A mix up in precinct lines in Henderson County may mean many court cases will be thrown out. For a county justice of the peace, whether his job even exists is still up in the air.
A computer glitch caused Precinct 6 to disappear when district lines were drawn four years ago... but the fact wasn't discovered until just a few weeks ago. County commissioners who met Friday still have their hands tied, until lawyers come up with a solution.
Henderson County Commissioner Ronny Lawrence: "Most of [citizens] think it's kind of a joke. They think it didn't happen, but it did happen. And we need to get it solved right away."
How could a map have gone so wrong?
It does sound like a joke, but for the office of Justice of the Peace Precinct 6, offices are closed, and Commissioner Lawrence says it'll stay that way for now.
"I know computers don't make mistakes, but apparently the computer colored the map wrong," he says.
The map came from the Austin law firm of Allison, Bass, and Associates, which submitted a large binder of plans to commissioners and the U.S. Department of Justice.
"They acted strictly on the opinion of a knowledgeable experienced law firm," says County Judge David Holstein. Commissioner Lawrence and Holstein were not in office when the plan was approved in 2000 -- approved without anyone noticing Precinct 6 and the position of Judge Milton Adams was just gone.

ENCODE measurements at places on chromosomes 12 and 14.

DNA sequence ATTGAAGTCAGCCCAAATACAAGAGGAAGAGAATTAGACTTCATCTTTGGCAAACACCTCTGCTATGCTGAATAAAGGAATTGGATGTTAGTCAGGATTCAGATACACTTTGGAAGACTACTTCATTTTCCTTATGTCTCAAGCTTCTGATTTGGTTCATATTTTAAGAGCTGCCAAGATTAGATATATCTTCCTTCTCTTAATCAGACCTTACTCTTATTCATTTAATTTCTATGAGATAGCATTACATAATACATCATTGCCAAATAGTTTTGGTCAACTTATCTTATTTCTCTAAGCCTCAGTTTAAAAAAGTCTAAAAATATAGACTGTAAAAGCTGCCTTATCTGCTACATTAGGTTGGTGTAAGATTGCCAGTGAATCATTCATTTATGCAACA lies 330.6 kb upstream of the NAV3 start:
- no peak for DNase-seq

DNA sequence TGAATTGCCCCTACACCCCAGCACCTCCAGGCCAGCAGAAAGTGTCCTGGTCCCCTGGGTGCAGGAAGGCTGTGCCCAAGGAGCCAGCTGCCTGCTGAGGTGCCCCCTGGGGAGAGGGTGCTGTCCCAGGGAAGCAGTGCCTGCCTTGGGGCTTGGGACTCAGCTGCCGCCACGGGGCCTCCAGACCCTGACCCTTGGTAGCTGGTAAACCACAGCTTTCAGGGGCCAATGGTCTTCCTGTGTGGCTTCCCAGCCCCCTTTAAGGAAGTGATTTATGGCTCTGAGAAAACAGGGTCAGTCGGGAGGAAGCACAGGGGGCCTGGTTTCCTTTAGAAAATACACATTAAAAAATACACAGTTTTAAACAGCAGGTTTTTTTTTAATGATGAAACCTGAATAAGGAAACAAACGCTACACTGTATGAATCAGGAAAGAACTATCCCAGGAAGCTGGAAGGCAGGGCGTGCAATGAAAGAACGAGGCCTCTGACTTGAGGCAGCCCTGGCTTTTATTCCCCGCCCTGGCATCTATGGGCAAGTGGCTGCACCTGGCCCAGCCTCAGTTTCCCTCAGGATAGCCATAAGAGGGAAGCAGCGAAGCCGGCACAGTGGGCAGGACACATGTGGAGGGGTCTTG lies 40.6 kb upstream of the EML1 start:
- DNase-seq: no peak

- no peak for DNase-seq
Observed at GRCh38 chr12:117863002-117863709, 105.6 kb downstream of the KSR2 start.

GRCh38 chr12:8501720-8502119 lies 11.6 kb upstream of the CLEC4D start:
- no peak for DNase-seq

Lawrence: "They approved it with no knowledge or even asking any questions about why we would change it."
Justice of the Peace Adams didn't want to appear on camera, but told KLTV that his judicial canon require he "avoid impropriety and the appearance of impropriety." So his office has been shut down for over a week.
Now, many court cases since the change may have to be reviewed.
Judge Holstein says he wants "to feel comfortable to file cases in a court that has a solid enough foundation that it can never be challenged."
It's hoped a solution can be passed quickly through the Department of Justice and the County, and perhaps made retroactive.
Commissioner Lawrence had hoped this issue would be resolved by Friday. However, the Justice Department, the state Attorney General, and the Henderson County Attorney will all have to be on the same page... or the same map, before the situation is resolved.
The Austin law firm that produced the map has publicly taken responsibility for the mistake.